The growth of knowledge is a universal phenomenon, and occurs while learning a skill, as well as when developing science. Very often, we have to deal with complicating influences we do not know initially, but we assume they are there. It’s a bit like dealing with unknowns in algebra. We may not know them fully at the start, or even ever, but they do not force all our experiments to be non-P. Just because we are dealing with algebraic abstractions, it doesn’t mean we stop doing arithmetic. When learning a physical skill, there are neuronal circuits that adjust, and this shows how natural and simple the process is, and well understood at least by our bodies.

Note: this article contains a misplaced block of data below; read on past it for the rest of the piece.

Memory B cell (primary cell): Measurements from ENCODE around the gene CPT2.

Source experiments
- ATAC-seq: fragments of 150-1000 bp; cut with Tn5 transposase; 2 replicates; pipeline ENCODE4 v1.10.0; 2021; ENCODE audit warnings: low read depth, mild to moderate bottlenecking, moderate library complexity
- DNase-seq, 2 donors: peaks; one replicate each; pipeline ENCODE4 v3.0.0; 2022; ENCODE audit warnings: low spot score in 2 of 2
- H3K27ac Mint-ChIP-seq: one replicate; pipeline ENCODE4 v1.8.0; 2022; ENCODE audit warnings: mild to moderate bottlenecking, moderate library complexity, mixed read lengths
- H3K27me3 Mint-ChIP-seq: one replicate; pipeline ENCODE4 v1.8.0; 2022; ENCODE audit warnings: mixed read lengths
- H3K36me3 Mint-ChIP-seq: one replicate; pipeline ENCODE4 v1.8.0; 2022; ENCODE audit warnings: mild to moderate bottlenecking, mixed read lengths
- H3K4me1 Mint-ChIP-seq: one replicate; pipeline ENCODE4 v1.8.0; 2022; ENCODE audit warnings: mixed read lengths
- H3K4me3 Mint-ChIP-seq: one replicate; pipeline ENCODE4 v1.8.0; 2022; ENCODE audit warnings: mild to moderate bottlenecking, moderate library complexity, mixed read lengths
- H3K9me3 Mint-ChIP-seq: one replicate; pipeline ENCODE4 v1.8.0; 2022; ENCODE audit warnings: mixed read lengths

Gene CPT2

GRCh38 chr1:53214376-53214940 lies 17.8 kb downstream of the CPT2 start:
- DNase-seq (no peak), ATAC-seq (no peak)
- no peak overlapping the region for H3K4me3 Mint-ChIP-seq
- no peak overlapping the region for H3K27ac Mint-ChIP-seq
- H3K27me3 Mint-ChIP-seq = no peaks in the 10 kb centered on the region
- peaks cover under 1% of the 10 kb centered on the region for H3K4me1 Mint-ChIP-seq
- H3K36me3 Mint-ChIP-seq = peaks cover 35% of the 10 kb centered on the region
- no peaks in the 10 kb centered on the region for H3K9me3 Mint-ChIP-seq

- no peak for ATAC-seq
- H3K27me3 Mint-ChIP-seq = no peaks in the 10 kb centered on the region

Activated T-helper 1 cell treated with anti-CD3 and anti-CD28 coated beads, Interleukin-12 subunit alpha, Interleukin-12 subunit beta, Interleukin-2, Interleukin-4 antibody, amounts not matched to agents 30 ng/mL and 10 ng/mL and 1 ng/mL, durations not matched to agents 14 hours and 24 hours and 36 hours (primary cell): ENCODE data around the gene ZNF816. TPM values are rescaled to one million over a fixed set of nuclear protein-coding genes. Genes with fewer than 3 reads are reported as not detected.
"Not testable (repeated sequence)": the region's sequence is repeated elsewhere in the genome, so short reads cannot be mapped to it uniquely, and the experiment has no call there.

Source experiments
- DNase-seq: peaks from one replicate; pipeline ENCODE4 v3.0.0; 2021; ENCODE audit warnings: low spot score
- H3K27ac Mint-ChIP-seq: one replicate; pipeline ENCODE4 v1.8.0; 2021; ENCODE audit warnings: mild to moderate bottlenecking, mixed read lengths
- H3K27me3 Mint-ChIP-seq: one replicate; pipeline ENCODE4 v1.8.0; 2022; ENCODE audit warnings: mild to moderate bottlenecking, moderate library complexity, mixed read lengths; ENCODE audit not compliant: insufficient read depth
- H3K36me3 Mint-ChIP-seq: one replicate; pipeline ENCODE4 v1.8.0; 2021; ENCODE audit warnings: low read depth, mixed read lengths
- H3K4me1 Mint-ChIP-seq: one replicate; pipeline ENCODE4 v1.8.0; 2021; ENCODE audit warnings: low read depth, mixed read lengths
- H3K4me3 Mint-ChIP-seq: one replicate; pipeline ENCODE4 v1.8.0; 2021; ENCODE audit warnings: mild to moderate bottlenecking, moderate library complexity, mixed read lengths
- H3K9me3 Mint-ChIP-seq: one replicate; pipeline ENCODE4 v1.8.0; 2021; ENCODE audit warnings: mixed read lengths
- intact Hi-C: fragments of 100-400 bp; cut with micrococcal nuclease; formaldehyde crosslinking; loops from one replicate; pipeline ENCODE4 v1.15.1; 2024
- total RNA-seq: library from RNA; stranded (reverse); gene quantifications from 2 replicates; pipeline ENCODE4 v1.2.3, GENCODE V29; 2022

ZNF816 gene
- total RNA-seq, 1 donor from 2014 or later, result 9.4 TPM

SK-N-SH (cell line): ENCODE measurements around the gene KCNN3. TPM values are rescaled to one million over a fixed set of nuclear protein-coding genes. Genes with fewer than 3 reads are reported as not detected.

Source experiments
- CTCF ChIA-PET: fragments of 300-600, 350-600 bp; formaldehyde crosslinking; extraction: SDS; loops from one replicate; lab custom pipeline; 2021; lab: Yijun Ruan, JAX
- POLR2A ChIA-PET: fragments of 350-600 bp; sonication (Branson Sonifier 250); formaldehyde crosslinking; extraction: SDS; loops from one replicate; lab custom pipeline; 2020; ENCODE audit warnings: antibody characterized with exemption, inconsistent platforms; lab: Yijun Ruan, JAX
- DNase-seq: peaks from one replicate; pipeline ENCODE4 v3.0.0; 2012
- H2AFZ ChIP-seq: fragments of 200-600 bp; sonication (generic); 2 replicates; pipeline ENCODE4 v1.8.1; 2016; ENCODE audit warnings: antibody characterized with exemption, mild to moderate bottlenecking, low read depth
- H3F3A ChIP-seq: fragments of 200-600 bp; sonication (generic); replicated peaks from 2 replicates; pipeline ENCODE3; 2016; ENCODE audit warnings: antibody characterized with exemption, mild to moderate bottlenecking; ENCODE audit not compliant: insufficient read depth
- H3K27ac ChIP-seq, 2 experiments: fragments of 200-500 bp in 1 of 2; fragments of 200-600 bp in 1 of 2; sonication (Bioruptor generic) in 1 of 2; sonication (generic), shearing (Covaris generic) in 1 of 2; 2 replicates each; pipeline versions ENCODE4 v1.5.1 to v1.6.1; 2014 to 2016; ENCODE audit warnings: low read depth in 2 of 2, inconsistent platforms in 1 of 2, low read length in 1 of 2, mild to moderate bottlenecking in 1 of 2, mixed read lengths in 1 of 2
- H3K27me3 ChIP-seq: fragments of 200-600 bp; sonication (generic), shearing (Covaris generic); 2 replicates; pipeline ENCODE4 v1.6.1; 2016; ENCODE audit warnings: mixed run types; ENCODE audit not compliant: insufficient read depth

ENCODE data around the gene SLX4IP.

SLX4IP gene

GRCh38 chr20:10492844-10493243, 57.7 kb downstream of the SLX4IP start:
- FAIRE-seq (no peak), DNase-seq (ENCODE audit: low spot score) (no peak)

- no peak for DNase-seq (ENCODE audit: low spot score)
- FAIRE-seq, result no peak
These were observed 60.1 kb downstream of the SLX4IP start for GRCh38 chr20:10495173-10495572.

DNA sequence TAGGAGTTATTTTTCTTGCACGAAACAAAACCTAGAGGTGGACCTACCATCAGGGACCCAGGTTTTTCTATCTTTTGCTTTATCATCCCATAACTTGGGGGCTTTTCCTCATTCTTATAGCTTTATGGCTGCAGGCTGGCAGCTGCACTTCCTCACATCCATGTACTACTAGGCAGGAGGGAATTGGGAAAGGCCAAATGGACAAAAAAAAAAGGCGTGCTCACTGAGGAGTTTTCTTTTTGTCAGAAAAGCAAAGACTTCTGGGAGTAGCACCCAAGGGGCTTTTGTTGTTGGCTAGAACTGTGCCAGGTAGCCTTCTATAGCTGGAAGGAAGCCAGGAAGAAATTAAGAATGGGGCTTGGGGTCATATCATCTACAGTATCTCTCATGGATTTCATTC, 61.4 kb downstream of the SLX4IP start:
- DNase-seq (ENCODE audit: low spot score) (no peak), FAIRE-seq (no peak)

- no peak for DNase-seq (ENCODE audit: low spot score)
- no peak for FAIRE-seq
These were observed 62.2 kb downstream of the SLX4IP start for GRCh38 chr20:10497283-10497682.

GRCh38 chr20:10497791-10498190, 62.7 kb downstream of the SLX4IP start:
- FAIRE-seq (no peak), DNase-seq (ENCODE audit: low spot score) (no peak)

To get back to Mulkay and Gilbert, and whether Our Own Dear Theory, that cytochrome oxidase is a proton pump or not, is true, both sides would have to understand that the big second diagram is the more realistic one. You have to believe it represents the actual experiments, and also that one day you will be able to name, understand and control all those extraneous influence boxes a, b, c etc, as near as dammit. But that is still Popperian. You will progress via sub-theories concerning your experiment, but every step will be P, it will just include often abstract, incompletely understood, extraneous theories/influences. But neither side would assume the initial, simpler diagram would be close enough to the reality for any refutation either way of One’s Own Dear Theory. Even though there was a refutation in the experiment they actually did.